Please use this identifier to cite or link to this item: http://hdl.handle.net/10397/19697
Title: Monte Carlo simulation of nitrogen oxides dispersion from a vehicular exhaust plume and its sensitivity studies
Authors: Chan, TL 
Dong, G
Cheung, CS 
Leung, CW 
Wong, CP
Hung, WT 
Keywords: Joint-scalar PDF approach
k-ε turbulence model
Monte Carlo simulation
Nitrogen oxides
Vehicular exhaust plume dispersion model
Issue Date: 2001
Publisher: Pergamon-Elsevier Science Ltd
Source: Atmospheric environment, 2001, v. 35, no. 35, p. 6117-6127 How to cite?
Journal: Atmospheric Environment 
Abstract: The pollutant dispersion behavior from the vehicular exhaust plume has a direct impact on human health, particularly to the drivers, bicyclists, motorcyclists, pedestrians, people working nearby and vehicle passengers. A two-dimensional pollutant dispersion numerical model was developed based on the joint-scalar probability density function (PDF) approach coupled with a k-ε turbulence model to simulate the initial dispersion process of nitrogen oxides, temperature and flow velocity distributions from a vehicular exhaust plume. A Monte Carlo algorithm was used to solve the PDF transport equations in order to obtain the dispersion distribution of nitrogen oxides concentration. The model was then validated by a series of sensitivity experimental studies in order to assess the effects of vehicular exhaust tailpipe velocities, wind speeds and chemistry on the initial dispersion of NO and NO 2 mass concentrations from the vehicular exhaust plume. The results show that the mass concentrations of nitrogen oxides decrease along the centerline of the vehicular exhaust plume in the downstream distance. The dispersion process can be enhanced when the vehicular exhaust tailpipe velocity is much larger than the wind speed. The oxidation reaction of NO plays an important role when the wind speed is large and the vehicular exhaust exit velocity is small, which leads to chemical reduction of NO, and the formation and accumulation of NO 2 in the exhaust plume. It is also found that the effect of vehicular exhaust-induced turbulence in the vicinity of the exhaust tailpipe exit is more dominant than the effect of wind turbulence, while the wind turbulence gradually shows a significant role for the dispersion of nitrogen oxides along with the development of exhaust plume. The range of dispersion of nitrogen oxides in the radial direction is increased along with the development of vehicular exhaust plume.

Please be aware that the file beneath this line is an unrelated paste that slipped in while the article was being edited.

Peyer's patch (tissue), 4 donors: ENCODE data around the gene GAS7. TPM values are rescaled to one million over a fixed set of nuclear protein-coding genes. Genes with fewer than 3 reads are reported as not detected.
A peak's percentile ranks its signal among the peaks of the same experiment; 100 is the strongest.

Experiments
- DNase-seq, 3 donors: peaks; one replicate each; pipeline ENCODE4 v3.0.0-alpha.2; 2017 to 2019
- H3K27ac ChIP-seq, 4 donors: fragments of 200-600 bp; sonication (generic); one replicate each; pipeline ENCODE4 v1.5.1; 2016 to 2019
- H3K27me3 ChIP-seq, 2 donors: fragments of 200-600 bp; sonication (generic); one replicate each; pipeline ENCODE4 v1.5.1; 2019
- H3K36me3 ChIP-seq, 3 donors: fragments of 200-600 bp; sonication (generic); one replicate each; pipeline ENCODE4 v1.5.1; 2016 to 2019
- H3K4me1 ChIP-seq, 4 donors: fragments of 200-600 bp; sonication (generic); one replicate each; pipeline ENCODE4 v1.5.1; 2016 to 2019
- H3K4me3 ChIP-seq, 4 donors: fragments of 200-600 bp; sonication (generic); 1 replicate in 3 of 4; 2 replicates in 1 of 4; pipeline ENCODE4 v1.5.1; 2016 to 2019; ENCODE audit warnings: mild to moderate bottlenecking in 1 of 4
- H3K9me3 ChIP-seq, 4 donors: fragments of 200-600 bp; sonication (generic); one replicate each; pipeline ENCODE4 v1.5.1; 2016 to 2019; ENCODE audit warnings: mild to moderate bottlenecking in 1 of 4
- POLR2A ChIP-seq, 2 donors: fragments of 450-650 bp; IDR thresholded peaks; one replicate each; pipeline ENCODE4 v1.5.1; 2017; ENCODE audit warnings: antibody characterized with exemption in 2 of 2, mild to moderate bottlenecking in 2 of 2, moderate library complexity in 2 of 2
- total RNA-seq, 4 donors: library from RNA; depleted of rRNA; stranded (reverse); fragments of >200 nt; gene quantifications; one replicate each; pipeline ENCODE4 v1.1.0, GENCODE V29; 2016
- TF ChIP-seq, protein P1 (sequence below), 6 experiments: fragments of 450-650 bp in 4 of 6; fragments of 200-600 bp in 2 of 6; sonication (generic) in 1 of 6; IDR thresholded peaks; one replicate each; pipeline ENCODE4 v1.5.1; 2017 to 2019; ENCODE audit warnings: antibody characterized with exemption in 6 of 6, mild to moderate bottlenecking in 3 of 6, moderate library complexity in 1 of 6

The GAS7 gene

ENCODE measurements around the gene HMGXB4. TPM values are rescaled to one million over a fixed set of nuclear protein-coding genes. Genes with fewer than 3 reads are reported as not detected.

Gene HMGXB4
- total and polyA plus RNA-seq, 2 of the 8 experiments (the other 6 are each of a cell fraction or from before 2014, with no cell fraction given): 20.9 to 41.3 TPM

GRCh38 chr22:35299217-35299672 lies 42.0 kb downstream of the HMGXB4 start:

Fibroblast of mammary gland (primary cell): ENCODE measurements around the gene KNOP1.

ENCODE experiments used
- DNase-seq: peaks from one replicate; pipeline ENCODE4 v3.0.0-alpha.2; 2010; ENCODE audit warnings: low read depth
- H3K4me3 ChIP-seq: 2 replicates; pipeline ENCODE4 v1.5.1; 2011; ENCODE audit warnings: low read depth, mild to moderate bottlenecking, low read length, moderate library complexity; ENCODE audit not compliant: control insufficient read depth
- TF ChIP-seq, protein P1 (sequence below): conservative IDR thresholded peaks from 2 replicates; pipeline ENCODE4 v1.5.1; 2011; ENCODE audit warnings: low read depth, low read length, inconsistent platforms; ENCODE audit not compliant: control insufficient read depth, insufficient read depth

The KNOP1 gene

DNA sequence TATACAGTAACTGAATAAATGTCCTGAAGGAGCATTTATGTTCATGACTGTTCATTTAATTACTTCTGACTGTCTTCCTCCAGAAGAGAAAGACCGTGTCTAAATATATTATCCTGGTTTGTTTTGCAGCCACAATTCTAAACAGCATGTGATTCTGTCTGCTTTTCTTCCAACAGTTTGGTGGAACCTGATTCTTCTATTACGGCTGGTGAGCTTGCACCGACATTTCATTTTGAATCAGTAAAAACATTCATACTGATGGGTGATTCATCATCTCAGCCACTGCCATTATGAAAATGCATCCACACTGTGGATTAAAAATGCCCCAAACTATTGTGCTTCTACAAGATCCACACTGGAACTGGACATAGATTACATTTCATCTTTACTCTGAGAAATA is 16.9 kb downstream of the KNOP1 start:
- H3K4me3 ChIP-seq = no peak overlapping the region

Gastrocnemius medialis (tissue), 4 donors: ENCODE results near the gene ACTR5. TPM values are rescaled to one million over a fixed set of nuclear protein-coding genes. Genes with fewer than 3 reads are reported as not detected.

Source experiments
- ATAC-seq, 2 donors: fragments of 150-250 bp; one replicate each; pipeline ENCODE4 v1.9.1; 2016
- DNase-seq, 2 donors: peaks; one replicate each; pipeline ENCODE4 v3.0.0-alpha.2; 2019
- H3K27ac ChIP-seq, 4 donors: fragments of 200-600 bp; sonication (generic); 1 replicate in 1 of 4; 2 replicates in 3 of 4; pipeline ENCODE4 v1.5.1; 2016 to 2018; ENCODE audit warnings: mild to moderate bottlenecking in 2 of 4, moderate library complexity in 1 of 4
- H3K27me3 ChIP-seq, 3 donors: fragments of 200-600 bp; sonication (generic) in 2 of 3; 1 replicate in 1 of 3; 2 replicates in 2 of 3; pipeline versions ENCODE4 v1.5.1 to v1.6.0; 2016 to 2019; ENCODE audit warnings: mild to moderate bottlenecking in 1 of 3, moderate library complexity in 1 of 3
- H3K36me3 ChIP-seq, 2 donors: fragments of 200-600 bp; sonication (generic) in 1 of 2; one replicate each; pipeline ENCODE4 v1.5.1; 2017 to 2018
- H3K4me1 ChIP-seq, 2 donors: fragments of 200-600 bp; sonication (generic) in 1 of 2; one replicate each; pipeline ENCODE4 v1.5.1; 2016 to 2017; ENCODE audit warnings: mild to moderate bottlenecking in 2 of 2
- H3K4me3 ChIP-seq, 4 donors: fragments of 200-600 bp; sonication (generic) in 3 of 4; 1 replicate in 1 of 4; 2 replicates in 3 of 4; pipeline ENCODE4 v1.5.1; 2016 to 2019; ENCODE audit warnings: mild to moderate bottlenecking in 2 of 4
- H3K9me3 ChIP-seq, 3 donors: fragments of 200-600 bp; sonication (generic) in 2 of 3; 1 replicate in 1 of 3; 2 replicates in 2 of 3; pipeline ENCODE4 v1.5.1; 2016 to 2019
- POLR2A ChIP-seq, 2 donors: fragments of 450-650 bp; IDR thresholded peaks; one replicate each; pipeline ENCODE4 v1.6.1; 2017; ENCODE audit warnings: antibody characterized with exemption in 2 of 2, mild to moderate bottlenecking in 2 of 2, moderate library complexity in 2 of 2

URI: http://hdl.handle.net/10397/19697
ISSN: 1352-2310
DOI: 10.1016/S1352-2310(01)00397-1
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